What a treasure! I felt like I had struck gold. My child hated worksheets and practice problems but loved games. We spent many happy hours literally playing with math concepts. A decade or so later, she is studying math at Georgia Tech. Oh yes, I believe in the power of play.

I joke that I’m going to write a book called Games for Dementia. (Alternate title: Boredom: The Silent Killer). I mean, somebody should. Because even when a person can’t play by the rules of everyday life, they can still play. Just as young children’s brains develop through creative play, older adult brains can stay active well into dementia, if someone is willing to engage them.

My mom loves card games. She was an avid Bridge player for decades. I don’t play Bridge, but we like to play Battle, and my sister and cousin challenge her to games of double solitaire. Of course, Mom cheats, but nobody cares. She doesn’t know she’s cheating. She just plays by the rules as she remembers them, and her family goes along. The point is that she’s thinking, playing, strategizing — using the brain she still has. And having fun doing it.

Since she loves cards so much, I decided to try her on Quiddler, a word game one of my friends introduced me to. It has complicated rules for multiple players, but I have learned to adapt any game to a child’s (or an adult’s) level of ability.

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For Mom, I turned Quiddler into a solitaire game. We build a triangle of cards, starting with one at the top, then two on that, three below, and so on until we have seven cards across the bottom. (This is based on a game we called “Thirteens” when I was a kid, where you try to find pairs of cards that add up to 13.) We make words with any “open” cards, and when we’re stumped, we turn over a new card from the deck.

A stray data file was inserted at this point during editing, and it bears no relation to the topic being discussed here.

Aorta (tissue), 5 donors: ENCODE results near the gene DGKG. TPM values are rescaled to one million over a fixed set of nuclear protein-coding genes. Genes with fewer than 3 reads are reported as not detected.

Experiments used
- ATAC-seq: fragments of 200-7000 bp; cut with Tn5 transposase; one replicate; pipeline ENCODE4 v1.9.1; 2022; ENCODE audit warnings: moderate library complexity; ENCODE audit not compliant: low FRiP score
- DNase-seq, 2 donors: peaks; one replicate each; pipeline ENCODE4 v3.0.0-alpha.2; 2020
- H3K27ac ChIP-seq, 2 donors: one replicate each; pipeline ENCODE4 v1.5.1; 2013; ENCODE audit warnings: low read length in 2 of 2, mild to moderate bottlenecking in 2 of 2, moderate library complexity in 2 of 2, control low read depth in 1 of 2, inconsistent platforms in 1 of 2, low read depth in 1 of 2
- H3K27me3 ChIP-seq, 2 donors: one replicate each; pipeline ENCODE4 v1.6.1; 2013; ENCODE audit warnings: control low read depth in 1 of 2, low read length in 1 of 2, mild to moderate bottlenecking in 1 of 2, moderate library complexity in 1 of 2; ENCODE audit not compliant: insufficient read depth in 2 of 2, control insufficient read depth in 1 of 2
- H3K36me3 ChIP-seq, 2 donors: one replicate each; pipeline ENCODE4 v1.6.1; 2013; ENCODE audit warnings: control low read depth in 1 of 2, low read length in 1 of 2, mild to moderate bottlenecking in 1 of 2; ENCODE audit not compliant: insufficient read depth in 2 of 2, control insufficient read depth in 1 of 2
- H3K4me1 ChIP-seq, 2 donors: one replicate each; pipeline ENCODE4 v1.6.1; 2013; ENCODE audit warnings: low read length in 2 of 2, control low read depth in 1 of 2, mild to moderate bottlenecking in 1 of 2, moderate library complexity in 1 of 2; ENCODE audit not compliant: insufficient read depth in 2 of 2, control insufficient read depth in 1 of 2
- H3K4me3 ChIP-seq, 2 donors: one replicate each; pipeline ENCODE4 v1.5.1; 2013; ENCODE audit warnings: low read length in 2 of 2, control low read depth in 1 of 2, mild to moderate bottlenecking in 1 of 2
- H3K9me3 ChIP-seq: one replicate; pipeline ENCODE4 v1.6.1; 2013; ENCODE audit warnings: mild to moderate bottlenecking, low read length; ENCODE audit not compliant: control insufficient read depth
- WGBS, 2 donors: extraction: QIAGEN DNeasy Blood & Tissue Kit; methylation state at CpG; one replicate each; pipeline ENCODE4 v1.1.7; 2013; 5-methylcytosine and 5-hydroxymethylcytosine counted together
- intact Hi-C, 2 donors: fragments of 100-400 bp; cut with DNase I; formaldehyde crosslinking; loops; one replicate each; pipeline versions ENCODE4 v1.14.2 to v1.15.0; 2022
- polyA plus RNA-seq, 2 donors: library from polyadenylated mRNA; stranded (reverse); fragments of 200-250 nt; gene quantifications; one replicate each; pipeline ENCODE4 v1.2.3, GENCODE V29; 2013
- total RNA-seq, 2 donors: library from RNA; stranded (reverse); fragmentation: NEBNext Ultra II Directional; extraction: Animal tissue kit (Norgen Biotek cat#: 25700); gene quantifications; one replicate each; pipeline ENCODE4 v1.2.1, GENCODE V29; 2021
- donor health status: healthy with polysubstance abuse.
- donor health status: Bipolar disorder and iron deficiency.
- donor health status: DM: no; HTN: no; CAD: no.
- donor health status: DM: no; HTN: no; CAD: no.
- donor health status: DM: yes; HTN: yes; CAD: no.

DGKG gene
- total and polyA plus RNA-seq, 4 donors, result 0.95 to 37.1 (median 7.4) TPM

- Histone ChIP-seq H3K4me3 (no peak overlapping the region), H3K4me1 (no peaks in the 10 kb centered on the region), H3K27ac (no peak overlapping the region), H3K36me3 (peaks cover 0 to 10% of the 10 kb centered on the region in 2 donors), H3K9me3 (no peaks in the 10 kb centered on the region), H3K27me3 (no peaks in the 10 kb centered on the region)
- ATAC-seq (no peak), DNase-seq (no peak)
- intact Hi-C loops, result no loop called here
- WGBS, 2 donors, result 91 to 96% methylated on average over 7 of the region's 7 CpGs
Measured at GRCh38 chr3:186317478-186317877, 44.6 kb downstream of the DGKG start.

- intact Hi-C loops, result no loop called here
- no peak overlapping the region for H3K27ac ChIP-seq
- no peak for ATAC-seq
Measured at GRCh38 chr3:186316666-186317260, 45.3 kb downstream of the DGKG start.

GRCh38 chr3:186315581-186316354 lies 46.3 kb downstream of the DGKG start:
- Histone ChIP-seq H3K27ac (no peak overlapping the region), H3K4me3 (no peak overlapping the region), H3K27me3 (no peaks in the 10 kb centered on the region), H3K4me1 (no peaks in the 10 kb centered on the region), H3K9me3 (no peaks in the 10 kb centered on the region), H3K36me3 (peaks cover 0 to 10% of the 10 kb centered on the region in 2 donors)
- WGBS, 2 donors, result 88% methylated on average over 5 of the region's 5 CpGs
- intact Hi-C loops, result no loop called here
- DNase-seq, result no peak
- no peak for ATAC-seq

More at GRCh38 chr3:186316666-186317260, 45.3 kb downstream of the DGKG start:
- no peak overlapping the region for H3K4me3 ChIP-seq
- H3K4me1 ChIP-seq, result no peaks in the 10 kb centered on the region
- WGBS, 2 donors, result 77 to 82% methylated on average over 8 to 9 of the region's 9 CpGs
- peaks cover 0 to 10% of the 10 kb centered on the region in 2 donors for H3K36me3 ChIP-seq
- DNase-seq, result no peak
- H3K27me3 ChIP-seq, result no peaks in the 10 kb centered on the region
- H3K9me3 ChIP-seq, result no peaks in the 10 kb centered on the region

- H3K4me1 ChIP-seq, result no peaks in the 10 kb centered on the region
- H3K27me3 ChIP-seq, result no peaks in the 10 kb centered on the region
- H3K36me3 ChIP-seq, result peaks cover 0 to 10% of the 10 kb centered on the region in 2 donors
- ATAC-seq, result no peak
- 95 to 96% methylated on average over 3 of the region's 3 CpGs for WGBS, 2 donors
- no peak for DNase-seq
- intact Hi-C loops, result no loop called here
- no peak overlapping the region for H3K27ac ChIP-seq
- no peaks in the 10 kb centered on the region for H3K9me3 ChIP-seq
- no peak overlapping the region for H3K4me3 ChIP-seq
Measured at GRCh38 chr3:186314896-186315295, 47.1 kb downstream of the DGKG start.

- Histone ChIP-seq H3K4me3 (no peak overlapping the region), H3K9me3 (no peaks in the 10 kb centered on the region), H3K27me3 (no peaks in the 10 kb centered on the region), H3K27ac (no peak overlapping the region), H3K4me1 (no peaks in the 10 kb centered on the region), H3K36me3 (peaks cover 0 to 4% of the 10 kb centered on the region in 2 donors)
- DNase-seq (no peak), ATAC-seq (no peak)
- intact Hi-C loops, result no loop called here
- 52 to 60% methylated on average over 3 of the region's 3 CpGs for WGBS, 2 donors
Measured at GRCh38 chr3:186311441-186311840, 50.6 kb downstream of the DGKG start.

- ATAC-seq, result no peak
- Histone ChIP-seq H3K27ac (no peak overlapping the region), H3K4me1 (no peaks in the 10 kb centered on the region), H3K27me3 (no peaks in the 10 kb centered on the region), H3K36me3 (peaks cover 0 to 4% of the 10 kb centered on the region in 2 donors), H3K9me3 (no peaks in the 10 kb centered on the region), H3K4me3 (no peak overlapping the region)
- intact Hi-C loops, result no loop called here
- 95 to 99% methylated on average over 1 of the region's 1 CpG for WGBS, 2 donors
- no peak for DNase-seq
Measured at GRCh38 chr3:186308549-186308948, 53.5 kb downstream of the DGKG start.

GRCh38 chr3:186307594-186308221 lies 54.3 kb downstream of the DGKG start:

I wasn’t sure how well this would go. Mom gave up crossword puzzles a few years ago, when the clues became confusing. I was afraid a word game would be too hard for her, but she took to it right away.

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We can spread out the game on my dining room table, or throw the cards into my purse and take them along to a diner or coffee shop to play while we’re waiting for our order. Mom loves it. I’m always amazed at the words she comes up with.

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It’s fun to watch her eyes scan the table and discover a new word — often one that I haven’t noticed yet. She’s still so bright, so alive. Parts of her brain are definitely dying, but large parts remain. She can still learn a new game; she can still think. She’s losing brain cells, but retaining her wise, playful mind. There’s a lesson in that — a lesson for me, a game for her.

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What’s Working: Self Care

(Part of a series about things that are going right in my mom’s dementia journey.)

I overslept last Friday morning. There was nowhere I had to be, so I turned off the alarm and got back under the covers, figuring I’d sleep an extra fifteen minutes or so. I woke up an hour later. I guess I should have felt guilty, but I didn’t. Thursday was a long, hard dementia day, and I needed to recover.

Rest, recovery, respite — these are necessary ingredients of good dementia care. A person with dementia can read your mental state long after they’ve stopped reading the newspaper. You want to walk into their space free of the burdens that drag you down. You have to take care of yourself — for their sake as well as your own.

Early in this dementia odyssey, I found a book at the library called Caring for Yourself While Caring for Your Aging Parents, by Claire Berman. This book was the first resource I found that acknowledged — on page one — the feelings of guilt and anger I was grappling with. Other books, like The 36-Hour Day, gave me tools for helping Mom. This book gave me tools for saving myself from the well of negative emotions that threatened to drown me.